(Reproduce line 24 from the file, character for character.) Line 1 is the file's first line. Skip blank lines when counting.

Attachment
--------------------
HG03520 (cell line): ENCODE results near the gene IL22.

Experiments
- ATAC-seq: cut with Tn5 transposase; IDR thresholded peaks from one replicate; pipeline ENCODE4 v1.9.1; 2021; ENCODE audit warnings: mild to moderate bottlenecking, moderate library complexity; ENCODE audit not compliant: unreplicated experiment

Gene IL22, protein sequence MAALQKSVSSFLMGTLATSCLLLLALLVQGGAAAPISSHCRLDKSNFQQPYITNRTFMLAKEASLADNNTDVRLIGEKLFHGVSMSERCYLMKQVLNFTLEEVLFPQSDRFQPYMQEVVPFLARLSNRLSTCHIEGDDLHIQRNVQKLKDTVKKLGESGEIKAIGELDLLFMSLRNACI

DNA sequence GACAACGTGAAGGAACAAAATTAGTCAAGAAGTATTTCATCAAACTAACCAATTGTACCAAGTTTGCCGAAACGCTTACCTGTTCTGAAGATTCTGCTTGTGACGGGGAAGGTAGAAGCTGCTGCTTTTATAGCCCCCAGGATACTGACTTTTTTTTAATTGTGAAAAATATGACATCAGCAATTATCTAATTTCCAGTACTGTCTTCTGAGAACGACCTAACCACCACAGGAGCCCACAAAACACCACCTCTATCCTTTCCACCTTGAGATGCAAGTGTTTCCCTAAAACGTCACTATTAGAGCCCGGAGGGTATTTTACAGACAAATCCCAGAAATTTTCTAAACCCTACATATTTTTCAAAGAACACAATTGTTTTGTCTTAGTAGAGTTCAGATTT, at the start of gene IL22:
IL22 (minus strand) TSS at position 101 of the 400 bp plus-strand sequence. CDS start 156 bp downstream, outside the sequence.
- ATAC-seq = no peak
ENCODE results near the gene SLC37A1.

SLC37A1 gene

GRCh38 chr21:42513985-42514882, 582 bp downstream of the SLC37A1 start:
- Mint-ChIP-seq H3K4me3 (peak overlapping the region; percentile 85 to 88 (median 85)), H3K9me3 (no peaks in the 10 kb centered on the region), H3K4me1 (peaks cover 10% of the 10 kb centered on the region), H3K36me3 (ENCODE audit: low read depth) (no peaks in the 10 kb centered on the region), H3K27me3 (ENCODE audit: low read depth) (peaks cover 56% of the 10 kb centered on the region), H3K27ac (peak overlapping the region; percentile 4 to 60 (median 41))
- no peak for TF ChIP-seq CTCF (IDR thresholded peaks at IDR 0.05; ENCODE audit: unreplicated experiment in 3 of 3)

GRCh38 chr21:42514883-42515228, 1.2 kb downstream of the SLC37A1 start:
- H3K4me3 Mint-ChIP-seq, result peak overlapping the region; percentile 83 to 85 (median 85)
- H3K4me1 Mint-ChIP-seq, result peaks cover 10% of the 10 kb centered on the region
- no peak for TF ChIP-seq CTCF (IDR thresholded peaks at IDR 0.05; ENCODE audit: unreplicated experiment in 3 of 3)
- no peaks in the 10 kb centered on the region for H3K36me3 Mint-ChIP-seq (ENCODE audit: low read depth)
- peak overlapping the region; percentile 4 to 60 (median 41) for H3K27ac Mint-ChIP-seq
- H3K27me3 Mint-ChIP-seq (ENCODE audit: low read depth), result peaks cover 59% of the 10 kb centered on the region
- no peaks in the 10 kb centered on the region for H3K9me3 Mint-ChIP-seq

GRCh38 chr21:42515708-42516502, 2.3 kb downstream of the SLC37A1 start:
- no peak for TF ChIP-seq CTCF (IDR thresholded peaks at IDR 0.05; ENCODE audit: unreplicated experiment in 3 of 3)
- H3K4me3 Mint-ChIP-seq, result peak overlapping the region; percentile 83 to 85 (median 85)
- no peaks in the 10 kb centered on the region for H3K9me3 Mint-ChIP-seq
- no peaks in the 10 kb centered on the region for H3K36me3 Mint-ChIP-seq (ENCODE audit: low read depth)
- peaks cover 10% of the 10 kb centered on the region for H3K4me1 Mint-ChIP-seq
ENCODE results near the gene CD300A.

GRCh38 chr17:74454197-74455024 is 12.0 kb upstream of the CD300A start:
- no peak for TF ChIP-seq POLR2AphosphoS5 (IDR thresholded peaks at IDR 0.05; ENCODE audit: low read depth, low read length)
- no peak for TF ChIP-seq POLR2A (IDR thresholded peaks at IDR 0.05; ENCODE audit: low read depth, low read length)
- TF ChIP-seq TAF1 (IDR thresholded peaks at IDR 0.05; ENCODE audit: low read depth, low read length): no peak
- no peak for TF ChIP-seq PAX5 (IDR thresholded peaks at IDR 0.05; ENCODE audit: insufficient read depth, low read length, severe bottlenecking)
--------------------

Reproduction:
- no peaks in the 10 kb centered on the region for H3K9me3 Mint-ChIP-seq